car for a small cum, and then hunted up the local Ford salesroom,
where they negotiated and bought a new Ford touring car, paying $586
for it. In this they left
Kingston, and turned up Wednesday at Bushkill, Monroe County, Pa.,
where they called at Schaller�s garage and requested some repairs
made on their new Ford, also stating they wished to have a foot
accelerator put on it. While
the repairs were in progress, they looked about the garage and their
attention was attracted to a new Willis-Knight car, for which make
Mr.Schaller was an agent. The
boys began to ask as to terms on which they could trade their Ford for
the Willis-Knight. Thinking the request boyish curiosity, Mr.Schaller told them
he would take the Ford car at the price they had paid for it and
$1,060 cash for the Willis-Knight.
He went into his office on some matter, and shortly was
surprised when Otis Deyo walked into the office and laid $1,060 bills
before him. The party then went to a justice�s office, to to have the
title in the Ford car changed to Mr.Schaller�s name and to have the
application and the certificate for the Willis-Knight made out in the
name of one of the twins. Mr.Schaller
was also handed $15 to secure a new license for the lads.
Meantime, the boys were compelled to wait for the license.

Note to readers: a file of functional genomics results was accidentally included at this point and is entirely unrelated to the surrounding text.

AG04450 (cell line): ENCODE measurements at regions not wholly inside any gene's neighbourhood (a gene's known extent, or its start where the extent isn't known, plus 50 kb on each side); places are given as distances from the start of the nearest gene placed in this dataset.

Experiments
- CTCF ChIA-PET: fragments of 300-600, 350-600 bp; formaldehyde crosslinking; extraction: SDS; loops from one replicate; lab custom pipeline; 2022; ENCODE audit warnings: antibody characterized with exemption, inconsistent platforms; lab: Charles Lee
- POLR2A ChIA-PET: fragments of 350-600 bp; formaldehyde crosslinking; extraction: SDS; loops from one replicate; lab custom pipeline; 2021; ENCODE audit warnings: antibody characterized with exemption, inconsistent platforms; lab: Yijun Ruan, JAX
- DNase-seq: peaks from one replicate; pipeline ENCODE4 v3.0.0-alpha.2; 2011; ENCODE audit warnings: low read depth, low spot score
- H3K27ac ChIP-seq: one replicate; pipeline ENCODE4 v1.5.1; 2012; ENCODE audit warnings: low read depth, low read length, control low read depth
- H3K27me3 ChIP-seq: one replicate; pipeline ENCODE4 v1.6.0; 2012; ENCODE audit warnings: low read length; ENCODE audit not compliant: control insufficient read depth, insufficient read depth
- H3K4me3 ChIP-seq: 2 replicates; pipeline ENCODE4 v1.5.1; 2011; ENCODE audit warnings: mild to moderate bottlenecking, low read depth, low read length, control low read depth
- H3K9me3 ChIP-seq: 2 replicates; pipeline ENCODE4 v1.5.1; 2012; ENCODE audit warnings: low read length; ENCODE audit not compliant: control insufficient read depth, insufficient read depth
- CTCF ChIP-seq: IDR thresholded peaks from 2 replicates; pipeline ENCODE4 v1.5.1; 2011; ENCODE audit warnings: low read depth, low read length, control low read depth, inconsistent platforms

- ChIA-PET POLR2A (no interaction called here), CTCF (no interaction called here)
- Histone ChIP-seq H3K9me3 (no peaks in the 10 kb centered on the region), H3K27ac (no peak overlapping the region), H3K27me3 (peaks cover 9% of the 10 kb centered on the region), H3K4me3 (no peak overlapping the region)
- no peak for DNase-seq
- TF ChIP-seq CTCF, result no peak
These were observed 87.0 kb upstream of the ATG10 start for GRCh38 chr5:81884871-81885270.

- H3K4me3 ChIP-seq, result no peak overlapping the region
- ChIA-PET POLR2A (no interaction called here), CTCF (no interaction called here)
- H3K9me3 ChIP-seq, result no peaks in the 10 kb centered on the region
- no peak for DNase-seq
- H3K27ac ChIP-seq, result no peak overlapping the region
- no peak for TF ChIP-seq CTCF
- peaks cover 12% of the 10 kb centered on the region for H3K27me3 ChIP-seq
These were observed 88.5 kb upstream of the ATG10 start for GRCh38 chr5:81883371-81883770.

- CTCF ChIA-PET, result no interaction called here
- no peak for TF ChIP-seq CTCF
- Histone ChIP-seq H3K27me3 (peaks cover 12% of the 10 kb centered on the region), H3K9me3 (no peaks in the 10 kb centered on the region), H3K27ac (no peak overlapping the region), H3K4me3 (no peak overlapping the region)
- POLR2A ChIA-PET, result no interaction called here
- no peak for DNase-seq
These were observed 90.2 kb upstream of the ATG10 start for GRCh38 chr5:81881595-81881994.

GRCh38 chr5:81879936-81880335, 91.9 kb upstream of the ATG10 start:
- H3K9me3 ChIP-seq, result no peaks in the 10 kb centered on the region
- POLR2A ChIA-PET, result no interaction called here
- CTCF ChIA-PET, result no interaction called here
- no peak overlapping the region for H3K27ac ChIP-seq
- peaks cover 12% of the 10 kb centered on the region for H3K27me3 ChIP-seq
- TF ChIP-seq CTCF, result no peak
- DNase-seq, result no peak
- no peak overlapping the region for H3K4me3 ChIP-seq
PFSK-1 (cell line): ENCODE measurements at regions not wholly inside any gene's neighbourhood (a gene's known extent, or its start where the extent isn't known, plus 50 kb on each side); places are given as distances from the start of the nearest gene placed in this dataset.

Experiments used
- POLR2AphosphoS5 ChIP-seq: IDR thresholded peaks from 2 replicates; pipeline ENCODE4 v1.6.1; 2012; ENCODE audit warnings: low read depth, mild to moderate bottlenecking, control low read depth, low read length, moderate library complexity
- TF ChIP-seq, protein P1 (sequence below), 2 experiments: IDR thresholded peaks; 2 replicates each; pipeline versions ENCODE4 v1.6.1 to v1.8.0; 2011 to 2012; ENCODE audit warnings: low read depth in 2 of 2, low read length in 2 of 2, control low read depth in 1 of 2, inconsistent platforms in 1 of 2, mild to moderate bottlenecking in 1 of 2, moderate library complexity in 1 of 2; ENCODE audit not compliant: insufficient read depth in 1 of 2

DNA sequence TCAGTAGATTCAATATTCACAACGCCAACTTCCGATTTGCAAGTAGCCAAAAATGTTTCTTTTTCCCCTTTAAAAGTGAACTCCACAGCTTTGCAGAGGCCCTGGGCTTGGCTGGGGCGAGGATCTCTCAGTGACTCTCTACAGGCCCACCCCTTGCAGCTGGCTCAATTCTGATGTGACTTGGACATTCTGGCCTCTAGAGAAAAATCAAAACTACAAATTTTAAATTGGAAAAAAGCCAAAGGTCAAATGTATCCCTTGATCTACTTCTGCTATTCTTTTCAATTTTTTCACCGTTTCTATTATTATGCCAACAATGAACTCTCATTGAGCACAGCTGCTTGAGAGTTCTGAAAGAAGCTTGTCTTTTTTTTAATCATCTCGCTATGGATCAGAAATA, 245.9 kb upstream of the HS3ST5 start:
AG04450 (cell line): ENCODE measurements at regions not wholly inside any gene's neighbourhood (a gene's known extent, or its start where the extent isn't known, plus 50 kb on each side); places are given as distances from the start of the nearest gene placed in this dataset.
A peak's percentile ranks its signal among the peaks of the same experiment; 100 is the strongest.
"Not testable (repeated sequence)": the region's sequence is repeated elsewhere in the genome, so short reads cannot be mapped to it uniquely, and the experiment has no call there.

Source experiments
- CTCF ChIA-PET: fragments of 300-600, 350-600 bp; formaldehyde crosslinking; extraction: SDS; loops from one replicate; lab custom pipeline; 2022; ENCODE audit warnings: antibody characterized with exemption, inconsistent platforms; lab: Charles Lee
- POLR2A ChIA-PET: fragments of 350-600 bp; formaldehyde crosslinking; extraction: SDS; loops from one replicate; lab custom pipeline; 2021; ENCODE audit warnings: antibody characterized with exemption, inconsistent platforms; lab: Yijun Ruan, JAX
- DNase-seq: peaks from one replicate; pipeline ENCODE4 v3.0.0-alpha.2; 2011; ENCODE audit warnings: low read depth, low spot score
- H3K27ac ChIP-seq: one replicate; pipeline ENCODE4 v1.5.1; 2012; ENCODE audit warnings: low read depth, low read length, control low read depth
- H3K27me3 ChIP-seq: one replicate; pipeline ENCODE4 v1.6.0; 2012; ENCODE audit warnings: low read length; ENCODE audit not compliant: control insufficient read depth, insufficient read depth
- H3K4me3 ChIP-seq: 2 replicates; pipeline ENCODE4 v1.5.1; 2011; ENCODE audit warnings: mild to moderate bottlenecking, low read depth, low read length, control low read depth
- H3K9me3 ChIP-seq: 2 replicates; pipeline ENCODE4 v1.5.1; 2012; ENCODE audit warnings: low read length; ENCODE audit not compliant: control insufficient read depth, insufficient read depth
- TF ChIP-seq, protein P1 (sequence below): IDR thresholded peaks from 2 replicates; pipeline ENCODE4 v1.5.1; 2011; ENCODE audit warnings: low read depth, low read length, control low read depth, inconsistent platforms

Over Sunday, in Bushkill, they were heroes among children of
the village, buying boys and girls candy, ice cream cones, fireworks,
etc., and spending money in a lavish way. This liberally excited Mr.Scheller�s suspicions.
The boys then took a notion to run up to Scranton by rail,
telling Mr.Scheller they would be back for the Willis-Knight in three
days. Mr. Schaller
notified the State Police at Stroudsburg of his suspicions. The lads came back to Bushkill Thursday night, and had each
bought a new suit of clothes and also purchased a complete camping
outfit. They attempted to
camp in a field near the village, but were ordered away, and then came
back to Schaller�s garage. Here
Sergeant Annich and Trooper Stewart of the Pennsylvania State Police,
and county detective office Shafer awaited them, and they were taken
inti custody. The
Sergeant took $1,130 in cash from Otis Deyo, which he had in his two
hip pockets. The boys
were taken to the State Police headquarters at the American House,
Stroudsburg, which is the county seat of Monroe county, where under
police examination, the Deyo boys broke down and made a full
was told to hold the $1,060 paid him until further notice and Sergeant
Annich put $1,130 in a
Stroudsburg bank. With
the $586 paid for the new Ford car, this accounted for $2,776 of the
afternoon, the boys were taken by Sheriff Arbogast to Lexington, and a
hearing was held by justice of the peace Christopher Riley.
The boys were held on the charge of grand larceny, bail being
fixed at $1,000 each. The
bail was furnished and the lads released from custody.
this was not the end of this peculiar case.
Yesterday, Robert Craft, of the law firm of Ives & Craft,
of Roxbury, arrived in town and called on Sheriff Arbogast.
Mr.Craft is counsel for Mrs.Otis Deyo, who is separated from
her husband and has certain legal claims against him which he has
evaded, Mr.Craft stated to a Daily Mail representative, under the plea
that he had no money, stating that $1.60 was all he had in the bank.
Just what Cratf�s mission will result cannot be stated, but
it is evident that the Dayo twins have piled up trouble for their
father that will not be entirely obliterated by their own punishment,
whatever that may be. The
case will be of great public interest when it comes up in court.